Critical thinking skills truly are an increasingly important element of education.
While everything from our day-to-day work to all that’s in between employs thinking critically, teaching critical thinking skills can often be a challenge.
The reason critical thinking can be difficult to teach and grasp is that it requires students to set aside assumptions and question topics from a ‘blank page’ to learn to distinguish fact from opinion when exploring a topic.
Students develop critical thinking skills at different ages. Much like a muscle, it is something that can be cultivated and developed with a little practice and hard work.
This does not mean watering down the curriculum. Rather, it involves teaching students to think critically and understand how the learning process works.
What is Critical Thinking?
Critical thinking is the analysis of facts and information to form a judgement. It is essentially the ability to objectively analyze information and draw a rational conclusion. Critical thinking is self-directed, self-disciplined, self-monitored and self-corrective thinking. It entails effective communication and problem-solving abilities as well as a commitment to overcome native egocentrism and sociocentrism.
It also involves gathering information on a subject and determining which pieces of information apply to the subject and which do not, based on deductive reasoning.
Critical thinking engages students in reflective and independent thinking. Students who think critically have the ability to:
- Understand the logical connections between ideas
- Analyze, compare and contrast the information to make decisions
- Identify, construct and evaluate arguments
- Detect inconsistencies and common mistakes in reasoning
- Solve problems systematically and come up with different solutions
- Identify the relevance and importance of ideas
- Reflect on the justification of one’s own beliefs and values
How to Exercise Critical Thinking in Your Classroom?
Critical thinking has been defined in a variety of complex ways, but for students who are new to the concept, it can be summarised as “thinking and judging for yourself.” It entails clear, rational, logical and independent thinking. It emphasises practising problem-solving skills that are free of bias and egocentric tendencies.
Critical thinking can be applied to any subject, problem or situation you choose. The questions here are meant to be versatile and be applied to a range of topics. However, note that the list presented is not exhaustive, but rather a starting point –
The following are the qualities of strong critical thinkers:
- Inquisitiveness about a wide variety of topics
- A desire to learn more and remain well informed
- Attentive to opportunities to apply critical thinking
- Open-mindedness regarding divergent worldviews
- Being considerate towards different options and viewpoints
- Attentiveness to potential future occurrences in order to anticipate their consequences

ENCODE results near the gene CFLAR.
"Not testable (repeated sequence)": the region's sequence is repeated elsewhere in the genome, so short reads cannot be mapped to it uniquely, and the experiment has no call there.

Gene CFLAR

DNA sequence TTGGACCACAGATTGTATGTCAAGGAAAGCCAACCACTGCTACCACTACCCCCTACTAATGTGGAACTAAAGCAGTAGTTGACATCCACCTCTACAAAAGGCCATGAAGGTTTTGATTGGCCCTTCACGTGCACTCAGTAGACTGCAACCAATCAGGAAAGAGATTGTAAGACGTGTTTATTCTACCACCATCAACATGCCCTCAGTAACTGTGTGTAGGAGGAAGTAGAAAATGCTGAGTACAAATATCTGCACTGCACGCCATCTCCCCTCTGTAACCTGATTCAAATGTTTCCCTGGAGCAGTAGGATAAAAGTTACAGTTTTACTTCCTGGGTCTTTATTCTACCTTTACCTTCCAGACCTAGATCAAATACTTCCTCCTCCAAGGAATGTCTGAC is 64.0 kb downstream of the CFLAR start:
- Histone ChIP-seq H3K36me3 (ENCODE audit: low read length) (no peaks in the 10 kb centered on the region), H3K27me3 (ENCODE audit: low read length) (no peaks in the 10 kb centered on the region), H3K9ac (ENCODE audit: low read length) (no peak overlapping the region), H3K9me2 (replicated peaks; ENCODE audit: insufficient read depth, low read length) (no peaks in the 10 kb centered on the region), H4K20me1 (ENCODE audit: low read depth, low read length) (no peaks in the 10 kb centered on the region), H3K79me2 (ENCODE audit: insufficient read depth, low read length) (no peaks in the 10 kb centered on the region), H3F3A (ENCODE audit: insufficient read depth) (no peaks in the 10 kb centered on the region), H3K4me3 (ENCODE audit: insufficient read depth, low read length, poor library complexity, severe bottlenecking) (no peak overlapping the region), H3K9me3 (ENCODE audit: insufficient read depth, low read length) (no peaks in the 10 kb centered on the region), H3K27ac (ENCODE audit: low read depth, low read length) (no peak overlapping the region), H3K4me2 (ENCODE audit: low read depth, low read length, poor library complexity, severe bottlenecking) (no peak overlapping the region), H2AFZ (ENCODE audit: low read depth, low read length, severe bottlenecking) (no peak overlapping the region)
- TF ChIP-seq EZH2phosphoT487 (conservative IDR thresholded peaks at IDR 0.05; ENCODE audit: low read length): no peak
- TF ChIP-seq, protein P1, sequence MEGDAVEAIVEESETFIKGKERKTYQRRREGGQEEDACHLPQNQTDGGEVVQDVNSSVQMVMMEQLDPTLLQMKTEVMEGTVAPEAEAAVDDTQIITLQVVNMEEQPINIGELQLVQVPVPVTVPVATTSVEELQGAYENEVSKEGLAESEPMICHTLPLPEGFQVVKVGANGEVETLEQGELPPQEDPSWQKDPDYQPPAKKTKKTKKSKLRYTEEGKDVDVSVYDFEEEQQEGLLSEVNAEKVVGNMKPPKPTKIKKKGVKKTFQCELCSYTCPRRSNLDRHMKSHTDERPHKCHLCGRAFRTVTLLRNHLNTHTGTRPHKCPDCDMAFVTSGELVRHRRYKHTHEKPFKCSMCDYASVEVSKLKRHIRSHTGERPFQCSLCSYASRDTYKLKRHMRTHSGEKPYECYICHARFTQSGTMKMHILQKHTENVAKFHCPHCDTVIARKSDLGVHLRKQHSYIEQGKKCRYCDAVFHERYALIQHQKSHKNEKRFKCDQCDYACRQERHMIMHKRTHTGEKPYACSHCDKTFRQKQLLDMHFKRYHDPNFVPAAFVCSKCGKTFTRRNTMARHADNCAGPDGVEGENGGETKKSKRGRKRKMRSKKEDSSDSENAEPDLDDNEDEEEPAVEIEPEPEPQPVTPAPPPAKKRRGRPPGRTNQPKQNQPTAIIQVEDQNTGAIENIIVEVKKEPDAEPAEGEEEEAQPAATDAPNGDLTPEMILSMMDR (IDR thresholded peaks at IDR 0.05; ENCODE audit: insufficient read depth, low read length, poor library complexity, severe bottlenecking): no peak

- Understanding the opinions of other people
- Impartiality in evaluating arguments and appraising reasoning
- Face one’s own biases, prejudices and egocentric tendencies with honesty
- Prudence in suspending, making decisions or altering judgments
- Confidence in one’s own abilities to reason
- Willingness to reconsider and revise views when reflection suggests that change is essential
How to Promote Critical Thinking in Students?
Teaching your students to think critically takes practice. But, students who can think critically grow into lifelong problem solvers. Rather than focusing on facts and figures, they can take information and analyze it, draw conclusions, form and defend opinions with data to back it up, reflect on their work and approach problems in a systematic way.
Critical thinking helps students recognize different contexts and points of view. Ultimately, interpret information, produce new ideas based on sound evidence and then develop an explanation.
You can offer students problems to be solved and opportunities to make decisions to practice their critical thinking skills. Once students offer solutions and make decisions, they must be given a chance to reflect on what made them successful or why they failed. Establishing a routine of observation, analysis, interpretation, conclusion and reflection in each academic discipline improves students’ critical thinking skills, which they will need in the real world.
But, where does it begin in the classroom? And how do we promote critical thinking in students?
Critical thinking starts by asking questions that cannot be answered with a simple yes or no and critical thinkers start by asking questions about whatever is in front of them. They consider cause and effect. For example, If this, then what? If that, then how will the outcome differ?
Students who think critically understand that every action has a consequence and they think about all possible outcomes of decisions before they make them.
Asking questions, especially open-ended questions, gives students a chance to apply what they’ve learned to new concepts and build on prior knowledge. Open-ended questions promote discussions, inquiry and problem-solving. It also allows students to think on their feet and boosts self-esteem by providing an opportunity for students to express themselves in front of their classmates.
So how do we do this?
For instance, we must work on in-depth questioning strategies and ask questions that get students to think vigorously. Allow for answers with sound reasoning and then word conversations and communication to shape students’ thinking.